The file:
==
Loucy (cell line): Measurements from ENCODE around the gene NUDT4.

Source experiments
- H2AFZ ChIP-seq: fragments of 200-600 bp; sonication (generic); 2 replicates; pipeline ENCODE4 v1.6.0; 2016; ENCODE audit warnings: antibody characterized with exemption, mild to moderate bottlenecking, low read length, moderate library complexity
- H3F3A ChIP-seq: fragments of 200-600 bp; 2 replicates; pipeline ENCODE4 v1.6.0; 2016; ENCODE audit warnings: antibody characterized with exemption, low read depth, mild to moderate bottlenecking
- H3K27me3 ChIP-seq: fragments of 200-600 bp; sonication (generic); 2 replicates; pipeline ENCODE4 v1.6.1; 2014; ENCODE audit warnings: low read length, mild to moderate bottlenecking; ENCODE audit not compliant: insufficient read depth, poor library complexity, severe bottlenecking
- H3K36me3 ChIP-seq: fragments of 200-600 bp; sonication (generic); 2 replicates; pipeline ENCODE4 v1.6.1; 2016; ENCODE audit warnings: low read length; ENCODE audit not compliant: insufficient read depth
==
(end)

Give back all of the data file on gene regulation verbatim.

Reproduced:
Loucy (cell line): Measurements from ENCODE around the gene NUDT4.

Source experiments
- H2AFZ ChIP-seq: fragments of 200-600 bp; sonication (generic); 2 replicates; pipeline ENCODE4 v1.6.0; 2016; ENCODE audit warnings: antibody characterized with exemption, mild to moderate bottlenecking, low read length, moderate library complexity
- H3F3A ChIP-seq: fragments of 200-600 bp; 2 replicates; pipeline ENCODE4 v1.6.0; 2016; ENCODE audit warnings: antibody characterized with exemption, low read depth, mild to moderate bottlenecking
- H3K27me3 ChIP-seq: fragments of 200-600 bp; sonication (generic); 2 replicates; pipeline ENCODE4 v1.6.1; 2014; ENCODE audit warnings: low read length, mild to moderate bottlenecking; ENCODE audit not compliant: insufficient read depth, poor library complexity, severe bottlenecking
- H3K36me3 ChIP-seq: fragments of 200-600 bp; sonication (generic); 2 replicates; pipeline ENCODE4 v1.6.1; 2016; ENCODE audit warnings: low read length; ENCODE audit not compliant: insufficient read depth